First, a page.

Syncope A good history is not enoughBMJ 1994; 309 doi: https://doi.org/10.1136/bmj.309.6952.474a (Published 13 August 1994) Cite this as: BMJ 1994;309:474
- R Sutton,
- A Nathan,
- J Perrins,
- D Skehan,
- W Y N Davies
- British Pacing and Electrophysiology Group, Royal Brompton National Heart and Lung Hospital, London SW3 6NP
- Cardiovascular Investigation Unit, Department of Medicine (Geriatric Medicine), Royal Victoria Infirmary, Newcastle upon Tyne NE1 4LP.
EDITOR, - The editorial on syncope by M C Petch invites comment.1 The thrust is to oversimplify the diagnosis of syncope. We agree that this may be appropriate but depends on the history from patient and observer. However, in a substantial minority there are real difficulties. In this context Petch's definition of malignant vasovagal syncope does not match either the British or the North American definition.2 The British definition hinges on the lack of warning experienced, which results in injury in attacks, and the American definition emphasises the duration of asystole on tilt testing. For these patients testing is necessary, and until the mid-1980s there was no test that could, in the laboratory, reproduce vasovagal syncope. In 1986 Kenny first showed the clinical value of tilt testing and provided the basis for the British definition.3 Since then tilt testing has spread worldwide, which reflects not …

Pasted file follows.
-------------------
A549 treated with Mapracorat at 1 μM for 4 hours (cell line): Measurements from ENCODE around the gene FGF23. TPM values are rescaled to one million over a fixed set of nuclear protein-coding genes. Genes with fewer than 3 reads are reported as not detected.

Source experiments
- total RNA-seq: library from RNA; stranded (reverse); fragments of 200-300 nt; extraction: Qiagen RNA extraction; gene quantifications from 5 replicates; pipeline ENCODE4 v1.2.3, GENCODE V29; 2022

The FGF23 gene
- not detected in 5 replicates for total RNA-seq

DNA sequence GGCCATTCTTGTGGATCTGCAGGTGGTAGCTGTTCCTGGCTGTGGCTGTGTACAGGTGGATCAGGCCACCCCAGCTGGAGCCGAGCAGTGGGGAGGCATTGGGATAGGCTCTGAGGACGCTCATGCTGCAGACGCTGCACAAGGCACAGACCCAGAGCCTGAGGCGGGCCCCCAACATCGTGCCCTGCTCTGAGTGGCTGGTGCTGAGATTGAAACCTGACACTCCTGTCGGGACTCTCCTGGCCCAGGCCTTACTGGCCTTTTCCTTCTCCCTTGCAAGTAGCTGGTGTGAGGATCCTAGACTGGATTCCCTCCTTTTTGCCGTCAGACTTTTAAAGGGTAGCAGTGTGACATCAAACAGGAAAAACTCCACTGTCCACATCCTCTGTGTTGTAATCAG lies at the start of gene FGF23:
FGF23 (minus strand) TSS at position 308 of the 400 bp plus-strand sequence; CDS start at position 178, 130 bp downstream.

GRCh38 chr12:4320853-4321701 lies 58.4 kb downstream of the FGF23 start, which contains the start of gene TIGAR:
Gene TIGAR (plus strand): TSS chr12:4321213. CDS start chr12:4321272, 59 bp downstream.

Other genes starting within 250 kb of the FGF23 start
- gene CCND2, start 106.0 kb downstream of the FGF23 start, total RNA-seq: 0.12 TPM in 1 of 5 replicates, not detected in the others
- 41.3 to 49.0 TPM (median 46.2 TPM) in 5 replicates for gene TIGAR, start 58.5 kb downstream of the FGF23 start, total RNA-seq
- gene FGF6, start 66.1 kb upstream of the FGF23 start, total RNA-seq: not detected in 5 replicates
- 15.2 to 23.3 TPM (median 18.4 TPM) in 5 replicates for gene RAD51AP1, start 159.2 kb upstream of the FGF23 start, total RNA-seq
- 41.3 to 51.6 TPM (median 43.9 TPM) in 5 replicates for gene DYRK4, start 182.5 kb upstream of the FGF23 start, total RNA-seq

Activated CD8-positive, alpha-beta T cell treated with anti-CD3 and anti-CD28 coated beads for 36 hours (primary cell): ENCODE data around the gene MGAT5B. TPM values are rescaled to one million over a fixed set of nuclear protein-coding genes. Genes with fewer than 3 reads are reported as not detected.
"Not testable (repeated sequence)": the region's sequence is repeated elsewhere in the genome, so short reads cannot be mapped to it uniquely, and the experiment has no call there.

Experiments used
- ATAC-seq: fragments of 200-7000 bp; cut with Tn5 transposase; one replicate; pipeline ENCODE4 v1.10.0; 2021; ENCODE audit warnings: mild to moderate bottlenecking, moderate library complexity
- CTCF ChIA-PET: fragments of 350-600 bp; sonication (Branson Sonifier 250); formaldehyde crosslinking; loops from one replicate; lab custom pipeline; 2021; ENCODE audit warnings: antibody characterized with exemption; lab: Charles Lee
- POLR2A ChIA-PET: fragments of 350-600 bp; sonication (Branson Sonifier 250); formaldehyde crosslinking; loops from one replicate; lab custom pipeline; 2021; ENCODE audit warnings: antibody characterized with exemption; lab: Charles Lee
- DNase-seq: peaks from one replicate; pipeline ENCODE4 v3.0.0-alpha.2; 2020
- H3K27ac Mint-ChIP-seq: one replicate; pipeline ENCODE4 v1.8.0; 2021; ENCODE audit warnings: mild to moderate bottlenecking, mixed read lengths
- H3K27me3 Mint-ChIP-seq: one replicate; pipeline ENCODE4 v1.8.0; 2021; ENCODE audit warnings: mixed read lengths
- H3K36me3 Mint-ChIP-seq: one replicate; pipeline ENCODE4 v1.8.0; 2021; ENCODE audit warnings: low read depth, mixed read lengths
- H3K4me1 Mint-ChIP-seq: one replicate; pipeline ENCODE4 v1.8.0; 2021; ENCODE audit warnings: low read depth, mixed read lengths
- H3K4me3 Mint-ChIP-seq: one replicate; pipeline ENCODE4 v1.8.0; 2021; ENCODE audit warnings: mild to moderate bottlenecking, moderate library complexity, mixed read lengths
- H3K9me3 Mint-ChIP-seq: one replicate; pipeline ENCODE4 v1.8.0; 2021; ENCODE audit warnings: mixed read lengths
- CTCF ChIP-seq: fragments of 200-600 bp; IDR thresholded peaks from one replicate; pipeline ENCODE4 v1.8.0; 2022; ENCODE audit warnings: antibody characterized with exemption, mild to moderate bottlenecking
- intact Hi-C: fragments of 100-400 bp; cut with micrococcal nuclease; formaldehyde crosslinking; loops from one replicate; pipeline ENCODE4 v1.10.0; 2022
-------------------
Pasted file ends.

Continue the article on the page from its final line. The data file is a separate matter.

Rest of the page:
Log in using your username and password
Log in through your institution
Register for a free trial to thebmj.com to receive unlimited access to all content on thebmj.com for 14 days.
Sign up for a free trial